Typical Development | Overview
Healthy Baby Study
The purpose of this study is to reduce the prevalence of lifelong health impairments that may be caused by stressful experiences in the early years of life. To learn about this we look at the range of experiences that babies have when they are very young, within their first years of life, and see how those experiences affect the way their brain and body develops.
Eligibility for Participation
- families who have a new baby that is a patient at Children’s Hospital Primary Care Center
- families whose newborn was delivered at 32 to 36 6/7 weeks gestation and admitted to the NICU following delivery
- families whose newborn did not have any major complications during NICU admissions
Call 857-218-3011 or email Healthybabystudy@childrens.harvard.edu
This study involves five visits to our lab, when babies are 2 months, 6 months, 9 months, 12 months, and 24 months old. All of the visits are timed so they coincide with your baby’s primary care visit to help make it very convenient for you to come in. During the visits we ask you to fill out a few questionnaires and we will show your baby some videos while we record their eye movements. We’ll also use a special, non-invasive cap that lets us see their brain activity while they watch the videos. If it’s ok with you we will also collect small saliva and urine samples from your baby and a blood sample from you at each visit. We offer $50 to you per session, so up to $250 in total, as a thank you for participating, as well as a free toy for your baby. We can also provide free parking or transportation and free childcare for siblings.
It is natural for every family to have a huge range of life experiences (both stressful and non-stressful). For some babies, early stressful experiences have been found to increase risk for health problems later in life. In the current study we aim to understand the range of experiences that babies have, and to determine how different babies respond to those experiences in different ways. To do this we will collect some information from questionnaires, measure a baby’s eye-movements, and record their brain response while they sit on their mom’s lap and watch some fun videos. We will also look at markers in urine and saliva samples from babies and blood samples from moms to see how their bodies respond to the experiences they have had at different points in time.
By using varied methods and following the same babies over their first years, we aim to create a comprehensive picture of risk and resilience during the earliest stages of development. By learning more about how babies respond to the experiences they encounter, we aim to better understand the effects of stress and improve our understanding of which babies are most at risk for health problems later in life. By improving techniques for earlier identification, we aim to create interventions that are best suited to help individual children and their families have the best possible outcomes.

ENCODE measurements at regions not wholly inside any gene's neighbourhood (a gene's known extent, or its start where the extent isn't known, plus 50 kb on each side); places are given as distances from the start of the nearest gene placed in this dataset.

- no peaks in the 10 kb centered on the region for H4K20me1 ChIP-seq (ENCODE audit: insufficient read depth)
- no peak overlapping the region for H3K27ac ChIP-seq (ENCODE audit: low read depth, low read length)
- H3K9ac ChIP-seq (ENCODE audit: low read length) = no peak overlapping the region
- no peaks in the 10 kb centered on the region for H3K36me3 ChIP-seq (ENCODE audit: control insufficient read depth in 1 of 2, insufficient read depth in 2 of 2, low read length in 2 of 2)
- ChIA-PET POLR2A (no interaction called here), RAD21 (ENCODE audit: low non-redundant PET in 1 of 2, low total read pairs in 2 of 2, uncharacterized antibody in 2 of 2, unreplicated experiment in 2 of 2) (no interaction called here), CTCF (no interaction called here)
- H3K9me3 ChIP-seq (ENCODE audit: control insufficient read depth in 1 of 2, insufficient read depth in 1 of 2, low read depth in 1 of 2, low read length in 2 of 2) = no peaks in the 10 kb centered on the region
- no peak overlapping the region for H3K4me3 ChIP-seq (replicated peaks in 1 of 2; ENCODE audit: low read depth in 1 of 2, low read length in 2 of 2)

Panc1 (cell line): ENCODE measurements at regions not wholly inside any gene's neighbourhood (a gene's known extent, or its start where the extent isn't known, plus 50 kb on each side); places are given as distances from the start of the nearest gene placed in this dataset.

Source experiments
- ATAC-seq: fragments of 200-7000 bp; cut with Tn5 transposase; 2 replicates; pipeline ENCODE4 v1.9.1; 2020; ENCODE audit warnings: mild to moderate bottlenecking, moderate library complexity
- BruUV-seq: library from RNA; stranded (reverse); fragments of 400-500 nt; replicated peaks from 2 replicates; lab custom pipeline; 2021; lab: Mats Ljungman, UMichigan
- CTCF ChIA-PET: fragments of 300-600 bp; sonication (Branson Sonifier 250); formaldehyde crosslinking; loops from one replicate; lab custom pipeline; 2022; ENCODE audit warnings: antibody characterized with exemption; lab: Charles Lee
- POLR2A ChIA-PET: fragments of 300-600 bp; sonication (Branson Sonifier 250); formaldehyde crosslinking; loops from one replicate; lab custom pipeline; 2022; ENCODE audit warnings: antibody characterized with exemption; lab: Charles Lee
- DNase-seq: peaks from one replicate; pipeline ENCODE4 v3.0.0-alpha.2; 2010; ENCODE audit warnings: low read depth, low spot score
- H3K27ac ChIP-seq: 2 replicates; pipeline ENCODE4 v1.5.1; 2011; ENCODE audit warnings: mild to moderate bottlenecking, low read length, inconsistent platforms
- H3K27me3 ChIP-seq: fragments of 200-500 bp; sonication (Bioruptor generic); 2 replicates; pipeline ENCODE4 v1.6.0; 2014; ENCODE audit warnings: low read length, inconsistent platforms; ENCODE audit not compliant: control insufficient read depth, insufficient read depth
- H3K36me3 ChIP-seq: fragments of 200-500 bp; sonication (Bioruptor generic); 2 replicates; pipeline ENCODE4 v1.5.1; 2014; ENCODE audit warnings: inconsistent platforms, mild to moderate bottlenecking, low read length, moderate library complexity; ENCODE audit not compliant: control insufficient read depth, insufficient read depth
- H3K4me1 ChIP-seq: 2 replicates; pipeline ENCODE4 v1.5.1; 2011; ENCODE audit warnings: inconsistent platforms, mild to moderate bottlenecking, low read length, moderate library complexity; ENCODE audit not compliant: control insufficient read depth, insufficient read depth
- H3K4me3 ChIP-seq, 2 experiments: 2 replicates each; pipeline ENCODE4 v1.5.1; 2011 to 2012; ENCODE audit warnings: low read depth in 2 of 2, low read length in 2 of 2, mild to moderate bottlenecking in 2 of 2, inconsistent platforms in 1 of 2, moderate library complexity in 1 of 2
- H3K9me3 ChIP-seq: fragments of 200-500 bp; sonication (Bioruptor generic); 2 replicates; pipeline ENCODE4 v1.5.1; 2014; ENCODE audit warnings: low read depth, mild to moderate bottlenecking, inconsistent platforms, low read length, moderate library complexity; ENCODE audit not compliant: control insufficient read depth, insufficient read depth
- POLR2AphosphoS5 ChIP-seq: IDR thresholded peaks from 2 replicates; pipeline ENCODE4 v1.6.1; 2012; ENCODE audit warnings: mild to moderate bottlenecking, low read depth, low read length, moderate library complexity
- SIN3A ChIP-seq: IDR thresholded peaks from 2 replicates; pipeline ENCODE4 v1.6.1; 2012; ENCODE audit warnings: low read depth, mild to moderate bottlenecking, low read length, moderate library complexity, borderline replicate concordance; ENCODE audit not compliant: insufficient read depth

Emotion Processing in Infancy and Early Childhood
The purpose of this study is to investigate the development of emotion processing. Specifically, we are interested in how emotion processing changes from infancy to childhood and how it may be related to other cognitive domains, temperament, physiology, and mental health in children.
Eligibility for Participation
We are no longer recruiting participants for this study. The study team has finished infant and three-year follow-up data collection. We are running five and seven-year follow-ups with families who enrolled at infancy. This study involves one visit to the lab at each time point (when children turn 3, 5, and 7 years). Sessions typically last anywhere from one-and-a-half to three hours. While we contact families at each time point, the follow up visits to the lab are completely optional. Additionally, if families have left the Boston area, there are options for remote participation.
Call 857-218-3660 or email email@example.com.
The ability to read emotions in facial expressions is a critical skill that helps us to navigate our social world. In the current study, we aim to understand how this ability emerges and evolves in infancy and throughout childhood. To do this, we measure the brain’s response to a range of emotional faces using electroencephalography (EEG) and functional near-infrared spectroscopy (fNIRS). We utilize a variety of behavioral, cognitive, genetic, and clinical measures to help us create a comprehensive picture that charts the developmental course of emotion processing throughout infancy and childhood. We also administer a short temperament assessment, a battery of tests to measure ability in different cognitive domains, and an assessment of physiological responses.